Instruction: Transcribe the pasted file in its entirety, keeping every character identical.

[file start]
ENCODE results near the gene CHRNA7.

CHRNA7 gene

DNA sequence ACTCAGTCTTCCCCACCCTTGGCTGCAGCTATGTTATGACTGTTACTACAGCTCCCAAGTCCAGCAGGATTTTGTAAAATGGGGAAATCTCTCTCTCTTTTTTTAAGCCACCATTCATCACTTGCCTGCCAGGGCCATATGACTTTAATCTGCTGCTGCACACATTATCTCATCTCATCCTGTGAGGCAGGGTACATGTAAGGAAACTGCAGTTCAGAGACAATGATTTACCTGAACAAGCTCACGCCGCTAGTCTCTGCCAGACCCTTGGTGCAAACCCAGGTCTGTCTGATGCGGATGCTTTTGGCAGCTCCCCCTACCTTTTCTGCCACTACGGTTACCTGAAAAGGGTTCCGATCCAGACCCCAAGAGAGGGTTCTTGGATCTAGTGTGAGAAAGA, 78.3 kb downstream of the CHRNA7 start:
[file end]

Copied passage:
ENCODE results near the gene CHRNA7.

CHRNA7 gene

DNA sequence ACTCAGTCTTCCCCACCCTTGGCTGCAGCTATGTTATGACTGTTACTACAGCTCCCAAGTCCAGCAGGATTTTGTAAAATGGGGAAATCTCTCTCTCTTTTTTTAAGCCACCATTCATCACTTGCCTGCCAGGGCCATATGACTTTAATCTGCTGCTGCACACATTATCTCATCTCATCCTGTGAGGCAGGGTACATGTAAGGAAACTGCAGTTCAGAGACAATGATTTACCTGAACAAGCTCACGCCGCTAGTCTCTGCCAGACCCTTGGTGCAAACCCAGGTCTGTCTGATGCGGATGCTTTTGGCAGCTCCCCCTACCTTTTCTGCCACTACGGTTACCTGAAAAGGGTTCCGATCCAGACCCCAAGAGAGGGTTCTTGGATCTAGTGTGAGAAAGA, 78.3 kb downstream of the CHRNA7 start: